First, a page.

On October 22 the final vote was taken. One after the other the various designs were eliminated. The red ensign went down to defeat, ten votes to four. At last, only three designs were left; the first a cluttered Flag of red and white, containing the Union Flag and three fleurs-de-lis; the second, the red, white, red, single-maple leaf design; and the third the red, white and blue, three-leaf Flag originally introduced into Parliament by Mr. Pearson. The first design, favoured by the Conservatives in the committee, was eliminated nine votes to five. Expecting that the Liberal members of the committee would plump for the Pearson Flag, the Conservatives decided to cast their vote for the red and white flag with the red stylized maple leaf. To their embarrassment and surprise all other members of the committee did likewise. The result was a unanimous vote for the suggestion which Stanley had made in the memorandum sent to John Matheson eight months before. The Pearson flag was thus automatically discarded. The Conservatives, however, did not want to go on record as recommending the red and white Flag, and immediately demanded a vote on whether the flag should be recommended to Parliament as the proposed national flag. The committee's vote confirmed the previous vote, but not unanimously. There were ten votes for it and four against. One of the Conservatives, Th6og6ne Ricard voted with the majority. The chairman did not vote. Thus the committee's recommendation, which was sent to the House of Commons late in October, was a flag derived from the banner which, for many years, had flown from the main building of the Royal Military College.

At the same time the committee recommended the use of the Union Flag as a symbol of Canada's membership in the Commonwealth of Nations. A Conservative attempt to employ the red ensign for this purpose rather than the Union Jack was defeated, and by a vote of eight yeas, one nay and five abstentions, the royal Union Flag was retained as a symbol of allegiance to the crown and of Canada's membership in the Commonwealth.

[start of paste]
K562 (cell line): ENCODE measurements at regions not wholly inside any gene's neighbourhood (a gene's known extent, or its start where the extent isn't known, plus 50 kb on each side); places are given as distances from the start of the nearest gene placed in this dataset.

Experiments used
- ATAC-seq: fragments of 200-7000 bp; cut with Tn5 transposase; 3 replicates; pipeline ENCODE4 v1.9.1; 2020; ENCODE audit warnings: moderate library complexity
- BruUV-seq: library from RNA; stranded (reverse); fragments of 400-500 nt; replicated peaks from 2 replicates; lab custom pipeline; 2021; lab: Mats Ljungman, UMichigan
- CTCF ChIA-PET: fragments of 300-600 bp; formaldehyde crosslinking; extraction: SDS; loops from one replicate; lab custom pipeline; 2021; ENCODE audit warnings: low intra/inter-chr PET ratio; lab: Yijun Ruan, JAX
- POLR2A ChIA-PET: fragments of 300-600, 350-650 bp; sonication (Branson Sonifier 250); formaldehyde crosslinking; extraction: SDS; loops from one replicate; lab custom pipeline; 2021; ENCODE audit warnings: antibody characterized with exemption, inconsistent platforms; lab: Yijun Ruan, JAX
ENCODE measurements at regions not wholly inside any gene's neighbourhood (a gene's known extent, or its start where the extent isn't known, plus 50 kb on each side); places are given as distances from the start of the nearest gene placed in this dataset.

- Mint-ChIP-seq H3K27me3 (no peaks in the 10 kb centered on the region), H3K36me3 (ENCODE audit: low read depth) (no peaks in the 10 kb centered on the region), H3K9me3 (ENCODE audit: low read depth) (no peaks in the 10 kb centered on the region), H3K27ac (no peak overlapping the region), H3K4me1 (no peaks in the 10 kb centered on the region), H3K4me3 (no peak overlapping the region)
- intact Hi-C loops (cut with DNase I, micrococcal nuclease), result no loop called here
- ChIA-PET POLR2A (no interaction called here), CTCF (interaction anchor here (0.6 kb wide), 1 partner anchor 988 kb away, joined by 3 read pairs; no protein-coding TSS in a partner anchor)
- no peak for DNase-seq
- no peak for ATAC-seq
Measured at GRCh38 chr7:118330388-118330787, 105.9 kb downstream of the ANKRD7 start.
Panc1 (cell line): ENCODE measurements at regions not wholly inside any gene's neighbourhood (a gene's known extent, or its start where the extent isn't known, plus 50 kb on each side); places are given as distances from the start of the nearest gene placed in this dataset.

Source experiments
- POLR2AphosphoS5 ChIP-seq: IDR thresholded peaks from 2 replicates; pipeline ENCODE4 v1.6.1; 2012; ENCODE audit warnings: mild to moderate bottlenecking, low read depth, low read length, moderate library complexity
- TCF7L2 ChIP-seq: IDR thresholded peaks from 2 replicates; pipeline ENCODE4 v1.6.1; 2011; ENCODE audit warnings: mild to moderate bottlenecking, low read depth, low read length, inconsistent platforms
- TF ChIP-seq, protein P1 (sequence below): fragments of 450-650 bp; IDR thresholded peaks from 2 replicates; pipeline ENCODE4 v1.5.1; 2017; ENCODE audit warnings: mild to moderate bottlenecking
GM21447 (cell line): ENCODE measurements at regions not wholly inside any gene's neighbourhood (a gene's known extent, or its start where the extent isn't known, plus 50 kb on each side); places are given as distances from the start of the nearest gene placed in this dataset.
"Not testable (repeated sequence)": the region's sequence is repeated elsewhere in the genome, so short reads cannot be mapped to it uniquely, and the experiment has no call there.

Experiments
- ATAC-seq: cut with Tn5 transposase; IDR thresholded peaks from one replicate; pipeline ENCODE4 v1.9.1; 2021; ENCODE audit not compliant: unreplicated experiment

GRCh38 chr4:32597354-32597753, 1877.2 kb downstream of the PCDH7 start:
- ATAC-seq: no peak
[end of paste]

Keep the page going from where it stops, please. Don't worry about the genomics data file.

The committee's recommendation was not accepted without a lengthy battle in Parliament. John Diefenbaker, whose loyalty to the red ensign had been declared as early as 1938, was prepared to use every recognized parliamentary method of blocking the adoption of the proposal. However, the Conservatives were not united. Finally, in order to end what was, in spite of the denial of the Leader of the Opposition, a policy of obstruction that served no purpose other than to paralyze the work of Parliament, Diefenbaker's principal French-Canadian lieutenant, L6on Balcer of Three Rivers, urged the Prime Minister to apply closure to the Flag debate. Balcer had in previous years, supported the idea of a distinctive Canadian flag and knew that the feeling in his native province was strong for a Flag bearing no symbols either of Great Britain or France. Finally, after thirtythree days of angry argument and 252 speeches, the Liberal government closed the debate.